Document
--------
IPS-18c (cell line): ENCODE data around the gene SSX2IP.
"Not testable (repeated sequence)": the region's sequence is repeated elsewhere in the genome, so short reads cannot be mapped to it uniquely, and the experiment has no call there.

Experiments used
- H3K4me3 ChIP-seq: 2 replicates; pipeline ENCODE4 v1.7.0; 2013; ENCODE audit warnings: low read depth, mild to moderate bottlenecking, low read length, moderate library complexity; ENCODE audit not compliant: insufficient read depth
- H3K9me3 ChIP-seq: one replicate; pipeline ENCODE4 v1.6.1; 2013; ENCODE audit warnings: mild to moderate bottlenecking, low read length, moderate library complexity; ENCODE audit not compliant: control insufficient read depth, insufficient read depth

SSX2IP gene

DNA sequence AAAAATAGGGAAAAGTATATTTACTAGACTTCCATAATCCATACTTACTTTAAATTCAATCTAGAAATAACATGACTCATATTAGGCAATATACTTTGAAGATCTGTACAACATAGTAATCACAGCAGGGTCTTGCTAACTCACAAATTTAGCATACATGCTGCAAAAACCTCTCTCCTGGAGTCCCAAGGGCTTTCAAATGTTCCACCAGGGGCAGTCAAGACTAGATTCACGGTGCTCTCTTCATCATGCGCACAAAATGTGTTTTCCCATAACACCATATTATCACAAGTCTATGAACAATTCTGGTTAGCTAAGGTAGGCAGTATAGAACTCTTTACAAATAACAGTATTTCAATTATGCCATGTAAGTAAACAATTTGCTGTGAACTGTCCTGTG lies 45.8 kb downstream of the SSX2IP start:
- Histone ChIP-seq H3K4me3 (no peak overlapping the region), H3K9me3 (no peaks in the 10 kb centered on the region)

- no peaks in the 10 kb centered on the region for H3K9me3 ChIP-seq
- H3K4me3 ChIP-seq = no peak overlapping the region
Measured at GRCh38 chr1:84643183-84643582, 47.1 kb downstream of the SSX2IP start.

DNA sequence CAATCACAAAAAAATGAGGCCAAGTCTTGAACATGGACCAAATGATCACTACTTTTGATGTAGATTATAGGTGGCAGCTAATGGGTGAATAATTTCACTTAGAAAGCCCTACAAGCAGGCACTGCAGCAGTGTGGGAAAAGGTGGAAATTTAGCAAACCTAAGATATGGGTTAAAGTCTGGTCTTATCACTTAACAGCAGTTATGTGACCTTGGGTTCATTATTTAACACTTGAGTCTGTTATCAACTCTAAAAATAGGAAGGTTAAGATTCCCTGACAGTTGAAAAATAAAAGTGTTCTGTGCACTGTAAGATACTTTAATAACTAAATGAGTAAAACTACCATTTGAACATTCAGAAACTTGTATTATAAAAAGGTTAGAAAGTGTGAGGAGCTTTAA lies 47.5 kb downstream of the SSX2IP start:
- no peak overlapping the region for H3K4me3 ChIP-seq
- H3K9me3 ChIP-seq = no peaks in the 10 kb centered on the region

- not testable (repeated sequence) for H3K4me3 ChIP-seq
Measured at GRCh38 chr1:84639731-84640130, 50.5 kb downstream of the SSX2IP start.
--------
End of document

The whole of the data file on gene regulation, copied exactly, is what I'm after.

IPS-18c (cell line): ENCODE data around the gene SSX2IP.
"Not testable (repeated sequence)": the region's sequence is repeated elsewhere in the genome, so short reads cannot be mapped to it uniquely, and the experiment has no call there.

Experiments used
- H3K4me3 ChIP-seq: 2 replicates; pipeline ENCODE4 v1.7.0; 2013; ENCODE audit warnings: low read depth, mild to moderate bottlenecking, low read length, moderate library complexity; ENCODE audit not compliant: insufficient read depth
- H3K9me3 ChIP-seq: one replicate; pipeline ENCODE4 v1.6.1; 2013; ENCODE audit warnings: mild to moderate bottlenecking, low read length, moderate library complexity; ENCODE audit not compliant: control insufficient read depth, insufficient read depth

SSX2IP gene

DNA sequence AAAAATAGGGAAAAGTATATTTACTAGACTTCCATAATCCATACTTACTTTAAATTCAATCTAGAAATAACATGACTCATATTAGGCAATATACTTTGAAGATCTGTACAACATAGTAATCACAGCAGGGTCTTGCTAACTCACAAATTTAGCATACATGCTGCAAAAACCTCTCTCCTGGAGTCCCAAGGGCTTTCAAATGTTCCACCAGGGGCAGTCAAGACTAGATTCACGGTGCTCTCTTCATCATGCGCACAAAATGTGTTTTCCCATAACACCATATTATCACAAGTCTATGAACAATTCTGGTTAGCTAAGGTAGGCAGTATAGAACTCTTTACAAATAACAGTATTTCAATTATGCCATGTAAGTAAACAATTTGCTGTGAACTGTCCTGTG lies 45.8 kb downstream of the SSX2IP start:
- Histone ChIP-seq H3K4me3 (no peak overlapping the region), H3K9me3 (no peaks in the 10 kb centered on the region)

- no peaks in the 10 kb centered on the region for H3K9me3 ChIP-seq
- H3K4me3 ChIP-seq = no peak overlapping the region
Measured at GRCh38 chr1:84643183-84643582, 47.1 kb downstream of the SSX2IP start.

DNA sequence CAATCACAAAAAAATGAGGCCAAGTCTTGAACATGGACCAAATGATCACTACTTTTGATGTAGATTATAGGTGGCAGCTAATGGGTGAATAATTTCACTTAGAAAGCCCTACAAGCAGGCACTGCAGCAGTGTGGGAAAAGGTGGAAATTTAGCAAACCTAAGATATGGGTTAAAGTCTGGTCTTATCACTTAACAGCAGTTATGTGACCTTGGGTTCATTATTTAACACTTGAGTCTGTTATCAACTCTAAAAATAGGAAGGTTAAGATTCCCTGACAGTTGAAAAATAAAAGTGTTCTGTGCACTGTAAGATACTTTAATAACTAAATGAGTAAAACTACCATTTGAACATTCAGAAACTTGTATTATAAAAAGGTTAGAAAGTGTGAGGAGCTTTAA lies 47.5 kb downstream of the SSX2IP start:
- no peak overlapping the region for H3K4me3 ChIP-seq
- H3K9me3 ChIP-seq = no peaks in the 10 kb centered on the region

- not testable (repeated sequence) for H3K4me3 ChIP-seq
Measured at GRCh38 chr1:84639731-84640130, 50.5 kb downstream of the SSX2IP start.